But wait, Times editors are right. The story is number one on the “most e-mailed” list. It doesn’t showed up in the top ten of “most blogged.” Not yet.

    But despite what executives say, overall sales of petite clothing sizes have grown in the past several years, reaching $10 billion. So petite women suspect another culprit: high-end department stores that they say view the petite consumer as older, unfashionable and undesirable.

    …Feeling overlooked and undervalued, they have written the stores angry letters and groused, often loudly, to salespeople. “It’s horrible, just horrible,” said Laurel Bernstein, 60, a 5-foot-1 Manhattan resident who stormed out of Saks’s flagship store in March after learning that the company had stopped carrying petite sizes. A lifelong Saks shopper, she has not returned since.

Times readers American women didn’t get any bigger.

    What did change is that petite departments gained a reputation for traditional some would say frumpy career-oriented clothing. Chic looks, clothing executives said, never made the leap from regular sizes to petite. So the very word petite became synonymous with many women who shopped there working women over the age 50.

    …But for women of a certain height, a certain age (45 and older) and a certain rung on the economic ladder (that is, wealthy), no amount of size two skirts or dresses will replace the original, spacious petite departments at Neiman’s, Saks or Bloomingdale’s.

Yahoo, eBay, You Need Me to Say Anything Else? May 25, 2006

Posted by David Card in Media.
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Back in the day, I used to say about the only thing that Yahoo had failed miserably on was auctions. (And maybe shopping.) This should fix that. And at Jupiter, we’ve been wondering for years just what eBay would do about advertising.

Very strong potential, with PayPal and search glue, lots of eBay ad inventory for Yahoo to sell, and a chance for the two to take a leadership position in pay-per-call.

Two great platforms that should taste great together. Unless there’s some colossal screw-up in execution. And these are two companies that are very good at execution.

I’m thinking this won’t likely look like Toys R Us/Amazon anytime soon, but that’s where one set of risks might be: a lack of clarity on roles and terms & conditions. As with all big “partnerships,” all bets are off unless two of the following pertain: exclusivity, money changes hands, products ship. This appears to be exclusive. (I haven’t been briefed, this is an first take.)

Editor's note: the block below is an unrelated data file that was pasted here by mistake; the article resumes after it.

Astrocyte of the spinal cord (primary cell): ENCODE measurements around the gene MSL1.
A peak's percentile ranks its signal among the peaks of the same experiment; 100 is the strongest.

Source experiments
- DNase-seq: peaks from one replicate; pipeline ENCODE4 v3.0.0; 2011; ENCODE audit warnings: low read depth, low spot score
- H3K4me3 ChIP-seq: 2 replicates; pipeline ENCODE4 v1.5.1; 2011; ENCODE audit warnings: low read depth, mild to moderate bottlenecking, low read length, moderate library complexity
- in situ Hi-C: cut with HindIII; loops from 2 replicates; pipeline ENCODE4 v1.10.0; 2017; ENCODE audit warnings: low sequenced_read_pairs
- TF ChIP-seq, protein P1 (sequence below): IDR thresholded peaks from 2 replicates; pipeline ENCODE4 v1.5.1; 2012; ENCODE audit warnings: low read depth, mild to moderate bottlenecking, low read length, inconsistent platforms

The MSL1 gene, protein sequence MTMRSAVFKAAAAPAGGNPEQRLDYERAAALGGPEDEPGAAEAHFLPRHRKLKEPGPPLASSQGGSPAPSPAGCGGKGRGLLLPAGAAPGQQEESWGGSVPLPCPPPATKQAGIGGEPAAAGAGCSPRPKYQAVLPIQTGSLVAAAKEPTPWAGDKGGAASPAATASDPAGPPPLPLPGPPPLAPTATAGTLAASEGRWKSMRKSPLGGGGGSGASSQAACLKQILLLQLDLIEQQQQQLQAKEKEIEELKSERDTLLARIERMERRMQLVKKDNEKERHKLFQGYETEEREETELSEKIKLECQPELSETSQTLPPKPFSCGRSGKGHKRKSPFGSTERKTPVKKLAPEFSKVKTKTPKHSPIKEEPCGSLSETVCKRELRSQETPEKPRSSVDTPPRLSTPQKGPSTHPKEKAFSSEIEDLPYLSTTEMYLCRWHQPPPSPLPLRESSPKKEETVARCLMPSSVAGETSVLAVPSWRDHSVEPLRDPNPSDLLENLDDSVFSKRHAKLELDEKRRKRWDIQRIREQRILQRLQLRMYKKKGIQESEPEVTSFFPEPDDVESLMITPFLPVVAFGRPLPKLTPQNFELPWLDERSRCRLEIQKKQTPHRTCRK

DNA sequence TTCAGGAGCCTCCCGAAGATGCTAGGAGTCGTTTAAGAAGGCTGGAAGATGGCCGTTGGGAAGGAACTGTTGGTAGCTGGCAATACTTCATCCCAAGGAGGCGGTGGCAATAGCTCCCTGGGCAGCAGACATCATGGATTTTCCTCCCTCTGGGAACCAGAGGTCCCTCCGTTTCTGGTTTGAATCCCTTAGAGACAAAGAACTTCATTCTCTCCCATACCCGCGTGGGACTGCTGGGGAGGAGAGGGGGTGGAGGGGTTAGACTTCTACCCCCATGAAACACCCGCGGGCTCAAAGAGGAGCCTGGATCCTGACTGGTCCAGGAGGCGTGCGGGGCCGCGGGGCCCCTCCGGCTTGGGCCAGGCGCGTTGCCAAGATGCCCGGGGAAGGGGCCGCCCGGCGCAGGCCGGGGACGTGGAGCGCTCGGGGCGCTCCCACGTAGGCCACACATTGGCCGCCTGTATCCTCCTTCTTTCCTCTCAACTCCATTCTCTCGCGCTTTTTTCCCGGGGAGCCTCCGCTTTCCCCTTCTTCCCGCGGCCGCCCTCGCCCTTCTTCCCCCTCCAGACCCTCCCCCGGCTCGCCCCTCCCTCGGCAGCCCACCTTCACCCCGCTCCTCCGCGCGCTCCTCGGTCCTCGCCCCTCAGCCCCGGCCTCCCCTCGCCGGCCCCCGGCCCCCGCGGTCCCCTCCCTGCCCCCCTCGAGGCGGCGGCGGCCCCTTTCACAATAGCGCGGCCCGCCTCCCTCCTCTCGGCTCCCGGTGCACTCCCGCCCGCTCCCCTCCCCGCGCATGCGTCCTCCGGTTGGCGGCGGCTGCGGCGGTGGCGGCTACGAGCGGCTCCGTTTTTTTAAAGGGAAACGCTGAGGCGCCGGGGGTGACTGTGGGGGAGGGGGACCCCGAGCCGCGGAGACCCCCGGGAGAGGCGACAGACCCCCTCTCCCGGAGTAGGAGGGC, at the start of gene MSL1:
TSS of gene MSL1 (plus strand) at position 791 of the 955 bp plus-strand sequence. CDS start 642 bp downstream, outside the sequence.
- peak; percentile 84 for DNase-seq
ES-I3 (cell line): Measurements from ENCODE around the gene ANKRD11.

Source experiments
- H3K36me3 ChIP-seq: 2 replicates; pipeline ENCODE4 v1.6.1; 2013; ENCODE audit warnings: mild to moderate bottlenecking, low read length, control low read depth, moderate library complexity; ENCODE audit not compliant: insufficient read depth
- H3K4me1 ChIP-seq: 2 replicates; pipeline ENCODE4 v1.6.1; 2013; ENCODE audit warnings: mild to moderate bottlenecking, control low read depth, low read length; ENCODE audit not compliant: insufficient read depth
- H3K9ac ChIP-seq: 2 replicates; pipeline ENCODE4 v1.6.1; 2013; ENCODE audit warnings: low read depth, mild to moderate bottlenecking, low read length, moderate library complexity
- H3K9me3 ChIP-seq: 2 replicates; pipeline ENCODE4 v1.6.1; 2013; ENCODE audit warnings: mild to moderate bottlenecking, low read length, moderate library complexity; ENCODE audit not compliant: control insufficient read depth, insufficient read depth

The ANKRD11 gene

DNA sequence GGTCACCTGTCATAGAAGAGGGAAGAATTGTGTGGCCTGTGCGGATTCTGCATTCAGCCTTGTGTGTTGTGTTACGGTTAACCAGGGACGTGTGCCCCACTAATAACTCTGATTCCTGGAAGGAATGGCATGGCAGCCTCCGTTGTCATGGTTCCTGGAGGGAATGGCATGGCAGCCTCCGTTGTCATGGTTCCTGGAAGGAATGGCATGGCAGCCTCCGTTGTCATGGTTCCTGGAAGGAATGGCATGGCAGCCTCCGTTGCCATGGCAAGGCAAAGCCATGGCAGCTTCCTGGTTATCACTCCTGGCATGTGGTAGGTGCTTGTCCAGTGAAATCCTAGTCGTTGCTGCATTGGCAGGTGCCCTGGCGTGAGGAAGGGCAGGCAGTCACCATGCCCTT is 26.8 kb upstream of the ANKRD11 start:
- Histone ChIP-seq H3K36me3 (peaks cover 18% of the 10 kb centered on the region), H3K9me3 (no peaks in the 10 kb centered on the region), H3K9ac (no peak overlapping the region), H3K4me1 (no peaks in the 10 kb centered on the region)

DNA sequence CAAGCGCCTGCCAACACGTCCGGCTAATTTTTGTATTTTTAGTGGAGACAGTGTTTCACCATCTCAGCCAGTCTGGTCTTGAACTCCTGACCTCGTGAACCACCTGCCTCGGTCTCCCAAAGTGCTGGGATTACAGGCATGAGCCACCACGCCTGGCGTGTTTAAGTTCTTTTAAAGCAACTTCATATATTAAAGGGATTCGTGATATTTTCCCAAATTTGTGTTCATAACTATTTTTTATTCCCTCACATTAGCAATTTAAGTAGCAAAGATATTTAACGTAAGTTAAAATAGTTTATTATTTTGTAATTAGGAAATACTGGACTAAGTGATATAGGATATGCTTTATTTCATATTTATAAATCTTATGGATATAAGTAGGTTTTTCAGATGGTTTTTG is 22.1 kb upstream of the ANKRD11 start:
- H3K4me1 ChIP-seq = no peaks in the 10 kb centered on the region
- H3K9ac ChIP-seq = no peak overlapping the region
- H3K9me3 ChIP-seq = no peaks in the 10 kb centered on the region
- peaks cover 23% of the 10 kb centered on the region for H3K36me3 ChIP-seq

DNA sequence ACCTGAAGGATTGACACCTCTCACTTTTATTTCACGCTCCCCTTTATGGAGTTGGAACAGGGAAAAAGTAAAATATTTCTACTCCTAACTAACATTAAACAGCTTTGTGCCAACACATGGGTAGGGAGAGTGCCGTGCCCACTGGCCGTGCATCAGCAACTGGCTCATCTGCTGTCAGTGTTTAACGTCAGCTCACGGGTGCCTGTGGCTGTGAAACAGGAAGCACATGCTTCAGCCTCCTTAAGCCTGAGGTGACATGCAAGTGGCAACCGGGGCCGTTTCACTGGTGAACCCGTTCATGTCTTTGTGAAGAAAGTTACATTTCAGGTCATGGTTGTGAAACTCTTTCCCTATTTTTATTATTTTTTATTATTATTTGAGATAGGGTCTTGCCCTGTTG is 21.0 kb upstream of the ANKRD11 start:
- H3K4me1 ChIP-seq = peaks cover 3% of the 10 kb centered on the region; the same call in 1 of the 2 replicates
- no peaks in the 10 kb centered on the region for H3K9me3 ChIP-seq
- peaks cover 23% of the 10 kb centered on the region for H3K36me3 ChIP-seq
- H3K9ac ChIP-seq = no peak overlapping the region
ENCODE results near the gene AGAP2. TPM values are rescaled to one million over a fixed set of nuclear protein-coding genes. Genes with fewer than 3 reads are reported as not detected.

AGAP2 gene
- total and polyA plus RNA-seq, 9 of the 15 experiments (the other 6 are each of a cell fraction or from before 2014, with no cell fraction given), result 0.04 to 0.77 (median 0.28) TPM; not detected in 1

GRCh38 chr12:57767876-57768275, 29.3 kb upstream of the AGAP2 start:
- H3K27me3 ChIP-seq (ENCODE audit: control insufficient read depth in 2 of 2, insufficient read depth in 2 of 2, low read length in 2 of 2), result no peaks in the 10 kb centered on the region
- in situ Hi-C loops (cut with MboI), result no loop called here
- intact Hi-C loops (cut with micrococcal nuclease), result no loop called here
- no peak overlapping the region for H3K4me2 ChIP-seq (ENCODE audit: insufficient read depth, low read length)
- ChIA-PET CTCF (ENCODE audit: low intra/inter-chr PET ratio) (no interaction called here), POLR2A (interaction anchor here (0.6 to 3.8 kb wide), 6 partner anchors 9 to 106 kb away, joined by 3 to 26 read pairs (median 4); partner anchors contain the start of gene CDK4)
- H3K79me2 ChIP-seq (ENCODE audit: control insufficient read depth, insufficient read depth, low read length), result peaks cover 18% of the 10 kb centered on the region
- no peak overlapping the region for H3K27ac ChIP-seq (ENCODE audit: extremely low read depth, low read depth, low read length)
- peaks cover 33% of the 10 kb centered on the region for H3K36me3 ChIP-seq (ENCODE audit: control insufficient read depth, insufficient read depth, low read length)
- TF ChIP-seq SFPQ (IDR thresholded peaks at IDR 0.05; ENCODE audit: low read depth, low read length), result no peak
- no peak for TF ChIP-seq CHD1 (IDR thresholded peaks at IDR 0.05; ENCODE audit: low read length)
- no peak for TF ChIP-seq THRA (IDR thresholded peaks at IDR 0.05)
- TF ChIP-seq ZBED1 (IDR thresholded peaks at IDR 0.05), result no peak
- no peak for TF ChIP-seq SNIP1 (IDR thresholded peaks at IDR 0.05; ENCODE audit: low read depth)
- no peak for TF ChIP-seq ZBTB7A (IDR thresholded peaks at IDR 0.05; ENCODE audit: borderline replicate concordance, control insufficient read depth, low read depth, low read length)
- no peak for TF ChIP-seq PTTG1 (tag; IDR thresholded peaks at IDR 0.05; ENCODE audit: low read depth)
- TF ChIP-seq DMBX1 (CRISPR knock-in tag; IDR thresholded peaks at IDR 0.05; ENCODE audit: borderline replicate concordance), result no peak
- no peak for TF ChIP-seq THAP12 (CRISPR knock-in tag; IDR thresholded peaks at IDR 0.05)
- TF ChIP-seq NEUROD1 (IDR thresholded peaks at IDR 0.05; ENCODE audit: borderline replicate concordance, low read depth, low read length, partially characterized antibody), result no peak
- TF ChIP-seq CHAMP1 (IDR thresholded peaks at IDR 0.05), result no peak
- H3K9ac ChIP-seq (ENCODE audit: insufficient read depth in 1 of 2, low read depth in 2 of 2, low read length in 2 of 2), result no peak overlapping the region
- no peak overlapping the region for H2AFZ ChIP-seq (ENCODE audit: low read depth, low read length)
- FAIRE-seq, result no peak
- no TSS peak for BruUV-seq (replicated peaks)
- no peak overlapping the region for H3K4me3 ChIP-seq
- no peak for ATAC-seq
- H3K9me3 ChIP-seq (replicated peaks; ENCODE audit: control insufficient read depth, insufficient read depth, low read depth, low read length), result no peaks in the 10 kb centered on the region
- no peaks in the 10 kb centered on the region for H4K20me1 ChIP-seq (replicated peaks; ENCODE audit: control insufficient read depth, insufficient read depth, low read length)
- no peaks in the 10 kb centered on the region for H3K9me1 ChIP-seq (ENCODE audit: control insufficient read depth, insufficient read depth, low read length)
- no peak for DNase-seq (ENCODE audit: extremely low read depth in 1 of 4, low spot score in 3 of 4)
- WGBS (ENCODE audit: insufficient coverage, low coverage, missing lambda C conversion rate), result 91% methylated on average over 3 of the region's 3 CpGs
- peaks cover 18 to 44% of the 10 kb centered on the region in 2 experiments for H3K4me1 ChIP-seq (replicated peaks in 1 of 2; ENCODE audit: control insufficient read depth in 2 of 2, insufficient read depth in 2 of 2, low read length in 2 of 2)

Yahoo! Inc. (Nasdaq:YHOO) and eBay Inc. (Nasdaq:EBAY) today announced a multi-year strategic partnership designed to mutually benefit both companies by better serving their user, merchant, and advertising communities in the U.S. The agreement consists of four major components in the areas of search and graphical advertising, online payments, a co-branded toolbar, and the opportunity to explore “click-to-call” functionality.

News Flash: Teens Have Angst May 24, 2006

Posted by David Card in Media.
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My new favorite tabloid, the LA Times, sketches out a South Korean study correlating heavy mobile phone usage with teen angst:

    A survey of 575 South Korean high school students found that the top third of users students who used their phones more than 90 times a day frequently did so because they were unhappy or bored. They scored significantly higher on tests measuring depression and anxiety than students who used their phones a more sedate 70 times daily.

Wiser heads prevail:

    James Katz, a professor of communications at Rutgers University, said Ha’s findings weren’t surprising.

    “A central concern for teenagers is being in touch with friends and drawing boundaries about who’s in and who’s out,” he said. “People who are anxious and depressed are concerned about whether they are in or out and naturally often look at their cellphones to see if they’ve gotten answers to the text messages they sent out.”

Apparently, the study was overweighted toward boys, and the top third heavy users “were communicating by cellphone on average about every 10 minutes during waking hours. The vast majority of their usage was in text messages.” Whew.

Don’t worry. American teens still talk to their friends face to face (see Fig. 3). While more (loser?) boys (14%) than girls (8%) text for flirting, my soon-to-be-published report on cool girls — popular teens who are fashion tastemakers — shows that they spend more time talking on their cellies (5 hours/week) than the average teen girl (2 hours/week).